Wednesday, October 19, 2005

THE SPANISH JUDGE who is leading the judicial investigation of the death of Jose Couso, the Spanish TV cameraman killed in the Palestine Hotel in Baghdad, has finally issued an international arrest warrant against the 3 US tank crewmembers who were in the tank that allegedly shot the shell:
A Spanish judge issued an international arrest warrant Wednesday, charging three U.S. soldiers with murder in the death of a Spanish television cameraman in Baghdad.

Jose Couso was killed as U.S. forces advanced to take control of the Iraqi capital in April 2003, a National Court spokeswoman said.

National Court investigating magistrate Santiago Pedraz issued the warrant for the arrests of the three soldiers and their eventual extradition to Spain.

They are wanted on charges of murder and a crime against the international community, according to the warrant.
I write "allegedly" because none other than Andrew Gilligan (no BushBlair puppy, he) gave a different version, though he later somewhat backtracked; in any case, there was some self-criticism both by Sky News and even the BBC, which is saying a lot.

Anyway, I think there are grounds for not only not prosecuting the 3 GIs under war legislation, but for arresting all the journalists that were so keen to play witness to what had happened in the Palestine hotel. It may be them who were committing a war crime by being civilians from thrid countries in a conflict theater (whether they like it or not, journalists don't have a different consideration than regular civilians, as far as the Geneva conventions are concerned).

What I wrote last June when the judge filed a request for interrogation is still valid, I think, so I know self-quotes are not always nice, but I really don't have anything to add to it. So here it is, after correcting only some minor mistakes I just saw:
[I]t's often repeated that it was well known by coalition troops that the hotel was full of journalists. What few people say is that the hotel was also full of the few Baathist regime officials still in Baghdad; the incident took place the day before of the Iraqi capital's liberation and, immediately after the incident at the hotel, they fled the place and the city was fully taken, only a few hours later. How do I know? well, because Couso himself said so, a couple of days before his death, in a live report on the evening news at the network he worked for, Tele 5. Him speaking on the report was unusual, since he was the cameraman and it was his colleague Jon Sistiaga who was regularly on camera. I remember well how the newscast anchor, Angels Barcelo, said, "we're going to do something unusual, since Jose Couso is normally behind the camera", and I remember well how he complained that the hotel was pestered with the last baathists in town, since they were in fact using the journalists as human shelters.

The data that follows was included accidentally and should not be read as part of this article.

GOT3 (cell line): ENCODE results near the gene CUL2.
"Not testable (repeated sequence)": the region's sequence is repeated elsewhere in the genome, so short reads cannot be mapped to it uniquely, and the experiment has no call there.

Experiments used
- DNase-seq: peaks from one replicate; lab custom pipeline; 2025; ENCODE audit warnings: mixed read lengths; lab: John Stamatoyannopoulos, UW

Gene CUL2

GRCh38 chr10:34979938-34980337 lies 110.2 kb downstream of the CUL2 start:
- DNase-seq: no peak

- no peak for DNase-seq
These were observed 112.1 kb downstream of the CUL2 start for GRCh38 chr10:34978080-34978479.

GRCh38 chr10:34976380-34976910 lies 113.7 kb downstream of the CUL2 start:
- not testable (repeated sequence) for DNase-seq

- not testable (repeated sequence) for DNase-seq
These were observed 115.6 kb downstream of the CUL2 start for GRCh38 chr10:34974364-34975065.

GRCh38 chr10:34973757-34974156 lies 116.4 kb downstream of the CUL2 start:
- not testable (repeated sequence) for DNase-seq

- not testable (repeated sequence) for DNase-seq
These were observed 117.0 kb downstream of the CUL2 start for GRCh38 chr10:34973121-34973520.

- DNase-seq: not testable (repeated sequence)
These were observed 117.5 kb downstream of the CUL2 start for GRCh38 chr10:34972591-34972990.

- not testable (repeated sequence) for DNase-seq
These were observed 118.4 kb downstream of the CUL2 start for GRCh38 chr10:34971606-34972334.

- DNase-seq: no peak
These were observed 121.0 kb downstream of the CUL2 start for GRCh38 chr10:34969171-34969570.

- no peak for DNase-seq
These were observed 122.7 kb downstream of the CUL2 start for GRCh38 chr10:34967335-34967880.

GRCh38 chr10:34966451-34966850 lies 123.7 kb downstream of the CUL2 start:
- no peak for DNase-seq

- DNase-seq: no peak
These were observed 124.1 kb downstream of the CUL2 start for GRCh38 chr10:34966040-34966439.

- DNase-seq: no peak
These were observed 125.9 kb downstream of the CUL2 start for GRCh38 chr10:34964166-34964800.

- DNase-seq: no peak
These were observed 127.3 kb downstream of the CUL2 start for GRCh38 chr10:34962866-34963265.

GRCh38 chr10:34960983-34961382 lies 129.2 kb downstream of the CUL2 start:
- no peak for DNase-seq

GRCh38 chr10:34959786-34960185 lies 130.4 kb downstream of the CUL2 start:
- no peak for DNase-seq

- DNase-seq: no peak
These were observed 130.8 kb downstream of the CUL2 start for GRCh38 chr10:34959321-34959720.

So saying that the hotel was not a legitimate military target because it was full of civilians -journalists- is not saying the whole picture: someone more expert than me in war legislation may confirm whether it stopped being a protected building from the moment when the baathists found safe haven there and the civilians refused to leave it. I believe the Geneva convention IV doesn't protect civilians from third countries who choose to stay in a war theater (it would be a different thing when they cannot leave, just as it happened for example in Bosnia, where civilian foreigners and blue helmets where tied up to bridges in Mostar and other buildings).

One could even argue that, by acting as de facto human shields, the journalists were more than mere witnesses and involuntary victims: they may well have been committing a war crime under the Geneva conventions. The GC punishes civilians from third countries who choose to stay in a war theater if they are able to leave if they wish; this is because they force only one of the parties in combat (coalition troops) to refrain its firepower when going against legitimate targets (baathist officials, in this case). As I said, I studied international law long ago and haven't worked in the specific field, but from what I remember I think that would be the conclusion, a more expert opinion notwidthsanding.

Don't get me wrong, I still think it was a honest mistake by the tank crewmembers but, even if they had fired on purpose, they probably wouldn't be liable of any crime.

I think the legal rationale the CPJ and the Spanish judge are making may not be correct. Not that I'm surprised if their legal target is the US military, but I wonder why no one in the Pentagon, or in the US in general, is using these arguments. Am I missing something?
UPDATE. The Jawa report says the judge has a Don Quixote moment.

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